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Christian Music - Reviews, News, Interviews

One More Last Time

  • reviewed by Andy Argyrakis Copyright Christianity Today International
  • 2003 1 Mar
One More Last Time
Sounds like … well-performed and intelligently written alternative rock falling within the Audioslave, Three Doors Down, and Stone Temple Pilots contingencyAt a Glance … Radial Angel doesn't bring any additional elements to the standard modern rock arena, but what they do offer is appealing, edifying, and sure to be a hit

The birth of Radial Angel dates back to 1995, but it wasn't until 1999 that members strove to take their music to the next level. This is when they began composing their lyrics around the struggles and sinful ways that often stunt people's spiritual growth, while consciously striving to cover relevant topics for non-believing audiences. Backed by an aggressive musical direction that took cues from the post Seattle sound and rise of nu-metal, this foursome first infiltrated their local area, and eventually graduated to the national spotlight thanks to their indie hit "Down" off their self-titled debut.

The strength of the single along with their connection with audiences led many labels to court Radial Angel, finally resulting in their signing with Squint / Warner. After inking a contract, the guys entered the studio to record One More Last Time with the production team of Chris Freels (Charlie Hall, Jami Smith, the Passion projects) and Kevin Lively (Rage Against the Machine, Stone Temple Pilots). It's apparent that Lively in particular helped refine the group's sonic explorations, putting most of Radial Angel's material in the same category as Bush, Our Lady Peace, and Audioslave, the latter of which is especially fitting considering three of its members used to be in Rage Against the Machine.

Evidence of such comparisons can be found in the sharp guitar roar and throaty vocals of "Untitled," the pressing power and hearty screams throughout "Give," and the string glazed growl that rounds out "Love." "She" takes a cue from the swelling dominance of "Love," sprinkling an acoustic guitar part within the first chorus, after which the band unloads with an electric blaze and heightened vocal delivery. Lyrically, this track speaks about a man who's yet to be married but still seeks purity as he prays for his future wife. Any guy awaiting that God ordained relationship can instantly identify with thoughts like: "She is my inspiration, she is my destination / And I want her, to hold my heart in her hands / And she is the one, that holds my life in her heart."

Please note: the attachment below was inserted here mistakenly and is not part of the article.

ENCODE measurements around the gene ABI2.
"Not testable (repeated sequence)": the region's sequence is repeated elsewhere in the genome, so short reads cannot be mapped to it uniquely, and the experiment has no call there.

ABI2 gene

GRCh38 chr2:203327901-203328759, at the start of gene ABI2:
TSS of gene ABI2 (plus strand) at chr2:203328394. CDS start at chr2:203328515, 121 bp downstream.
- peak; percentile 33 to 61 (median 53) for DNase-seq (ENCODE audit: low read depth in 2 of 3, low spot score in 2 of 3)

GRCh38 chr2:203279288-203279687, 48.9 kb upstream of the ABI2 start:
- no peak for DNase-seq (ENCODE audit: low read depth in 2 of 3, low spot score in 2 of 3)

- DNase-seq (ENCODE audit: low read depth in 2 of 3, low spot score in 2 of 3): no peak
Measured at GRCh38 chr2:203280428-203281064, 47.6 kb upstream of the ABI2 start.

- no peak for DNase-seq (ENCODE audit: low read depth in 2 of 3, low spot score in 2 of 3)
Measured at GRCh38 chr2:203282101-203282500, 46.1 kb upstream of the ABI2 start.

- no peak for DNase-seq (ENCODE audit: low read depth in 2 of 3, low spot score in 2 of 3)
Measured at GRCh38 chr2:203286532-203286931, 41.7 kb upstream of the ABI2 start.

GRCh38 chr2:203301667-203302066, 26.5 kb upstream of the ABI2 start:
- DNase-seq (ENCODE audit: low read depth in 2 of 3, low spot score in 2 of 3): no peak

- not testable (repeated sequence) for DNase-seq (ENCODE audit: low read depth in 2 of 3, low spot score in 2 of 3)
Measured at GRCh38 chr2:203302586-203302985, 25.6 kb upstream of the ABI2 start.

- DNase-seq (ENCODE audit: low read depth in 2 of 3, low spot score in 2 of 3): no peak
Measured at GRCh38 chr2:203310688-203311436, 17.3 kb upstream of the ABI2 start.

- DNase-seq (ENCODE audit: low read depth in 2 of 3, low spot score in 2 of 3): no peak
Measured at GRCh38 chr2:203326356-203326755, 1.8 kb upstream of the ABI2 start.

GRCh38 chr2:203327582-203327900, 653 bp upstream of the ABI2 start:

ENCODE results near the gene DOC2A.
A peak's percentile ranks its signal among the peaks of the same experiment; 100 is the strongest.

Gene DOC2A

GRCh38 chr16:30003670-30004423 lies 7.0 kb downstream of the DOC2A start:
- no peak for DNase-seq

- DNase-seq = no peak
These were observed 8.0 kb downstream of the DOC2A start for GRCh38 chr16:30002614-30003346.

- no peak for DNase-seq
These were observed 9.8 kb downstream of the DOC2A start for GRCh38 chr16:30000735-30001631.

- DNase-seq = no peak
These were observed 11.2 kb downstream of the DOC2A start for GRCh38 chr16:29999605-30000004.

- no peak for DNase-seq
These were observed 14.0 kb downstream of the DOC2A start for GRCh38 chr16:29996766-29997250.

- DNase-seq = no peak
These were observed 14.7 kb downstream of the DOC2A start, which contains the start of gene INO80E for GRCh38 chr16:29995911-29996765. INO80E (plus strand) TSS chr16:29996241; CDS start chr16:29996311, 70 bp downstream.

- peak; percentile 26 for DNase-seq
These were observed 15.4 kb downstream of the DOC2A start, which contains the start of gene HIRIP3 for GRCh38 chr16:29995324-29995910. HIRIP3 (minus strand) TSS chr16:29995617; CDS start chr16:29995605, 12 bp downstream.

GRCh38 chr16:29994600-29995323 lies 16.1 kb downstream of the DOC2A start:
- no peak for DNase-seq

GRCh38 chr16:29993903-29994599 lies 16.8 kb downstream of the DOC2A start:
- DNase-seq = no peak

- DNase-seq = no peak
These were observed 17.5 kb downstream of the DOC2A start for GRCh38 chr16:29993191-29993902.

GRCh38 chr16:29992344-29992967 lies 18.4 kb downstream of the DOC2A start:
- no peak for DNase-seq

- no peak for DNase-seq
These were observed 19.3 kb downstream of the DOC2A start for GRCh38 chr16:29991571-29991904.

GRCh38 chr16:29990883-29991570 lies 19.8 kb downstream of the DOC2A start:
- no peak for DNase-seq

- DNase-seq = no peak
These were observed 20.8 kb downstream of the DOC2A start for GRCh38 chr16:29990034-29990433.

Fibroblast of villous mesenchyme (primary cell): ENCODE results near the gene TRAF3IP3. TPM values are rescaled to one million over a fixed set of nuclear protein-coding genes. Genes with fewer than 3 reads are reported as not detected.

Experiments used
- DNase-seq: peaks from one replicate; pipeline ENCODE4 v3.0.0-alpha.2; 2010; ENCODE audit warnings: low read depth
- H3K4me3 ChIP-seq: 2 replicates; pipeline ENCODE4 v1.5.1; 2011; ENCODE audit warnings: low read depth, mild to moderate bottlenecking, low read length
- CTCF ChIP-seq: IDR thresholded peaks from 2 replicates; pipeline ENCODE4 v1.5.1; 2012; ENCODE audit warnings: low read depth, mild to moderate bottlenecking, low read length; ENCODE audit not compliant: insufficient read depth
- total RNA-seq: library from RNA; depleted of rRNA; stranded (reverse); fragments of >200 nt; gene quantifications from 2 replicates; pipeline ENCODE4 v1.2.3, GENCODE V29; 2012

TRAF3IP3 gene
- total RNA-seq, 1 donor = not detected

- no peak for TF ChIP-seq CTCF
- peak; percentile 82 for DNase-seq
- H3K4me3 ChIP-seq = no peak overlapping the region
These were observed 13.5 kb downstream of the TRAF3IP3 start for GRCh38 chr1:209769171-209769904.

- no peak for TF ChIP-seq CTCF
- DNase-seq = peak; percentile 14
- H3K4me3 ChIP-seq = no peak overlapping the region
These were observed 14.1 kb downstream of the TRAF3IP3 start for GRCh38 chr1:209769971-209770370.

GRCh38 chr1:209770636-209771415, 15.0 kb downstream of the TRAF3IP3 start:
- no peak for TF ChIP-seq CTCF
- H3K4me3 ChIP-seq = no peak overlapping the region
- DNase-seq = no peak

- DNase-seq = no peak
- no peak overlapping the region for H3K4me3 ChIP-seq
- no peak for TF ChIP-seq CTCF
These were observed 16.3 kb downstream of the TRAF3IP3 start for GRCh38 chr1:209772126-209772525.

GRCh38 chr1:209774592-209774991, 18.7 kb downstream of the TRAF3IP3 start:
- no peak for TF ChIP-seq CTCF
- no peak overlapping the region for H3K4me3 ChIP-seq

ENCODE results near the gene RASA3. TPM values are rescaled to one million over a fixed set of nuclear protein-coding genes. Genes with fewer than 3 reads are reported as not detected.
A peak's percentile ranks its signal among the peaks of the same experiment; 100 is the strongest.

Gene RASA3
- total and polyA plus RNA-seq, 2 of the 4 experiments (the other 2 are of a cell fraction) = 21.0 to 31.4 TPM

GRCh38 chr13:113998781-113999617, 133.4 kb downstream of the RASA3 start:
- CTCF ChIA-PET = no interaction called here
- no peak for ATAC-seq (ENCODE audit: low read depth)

But for those struggling with relationship-based temptation, there is also a pair of cuts that cover backsliding in one's faith. "Annabelle" is the first, taking a vulnerable look into singer Jared Taber's heart and chronicling his desire to sever ties with the bad influences in his life. I'd venture to say the description of "Annabelle you come dancing in my head / But I know I can't be, be around you again" will hopefully convince listeners to stop dating someone that's dragging them down. The idea of falling off the Christian path also comes into play throughout "Something," known for its uncanny, almost too-close-for-comfort vocal resemblance to Bush's Gavin Rossdale. Once again, Taber shouts firmly to convey his point that God is the only way, while being careful not too sound judgmental by admitting he's stumbled plenty of times before.

Situations of even deeper seriousness are discussed, such as the infuriating tale of physical abuse "It's Over" and the band's chiding confrontation of a rapist on "Empty Handed." Musically, Radial Angel once again restricts themselves to the instrumental parameters of their basic influence pool (which in these cases also includes Our Lady Peace) though the lyrical imagery is incredibly vivid. "Empty Handed" serves as the record's most moving cut, addressing several questions to the sexual perpetrator: "Why them? / Why did you take their innocence? / Why can't you leave them alone? / I've seen your sick and twisted ways / This world is now become your demented hideaway."

In a nutshell, Radial Angel demonstrates that it's capable of rocking out and being real, but it remains to be seen if it'll be able to grow past the recurring pattern of similar soundscapes. The fact that they bring few, if any, additional alternative elements is disappointing, although their sheer power, passion, and pensiveness indicate the potential for growth. In a nutshell, if you were a fan of the grunge era as it unfolded and have embraced the nu-metal movement, One More Last Time will by all means leave you satisfied, but it's not quite up to the originality level that would have you begging for more.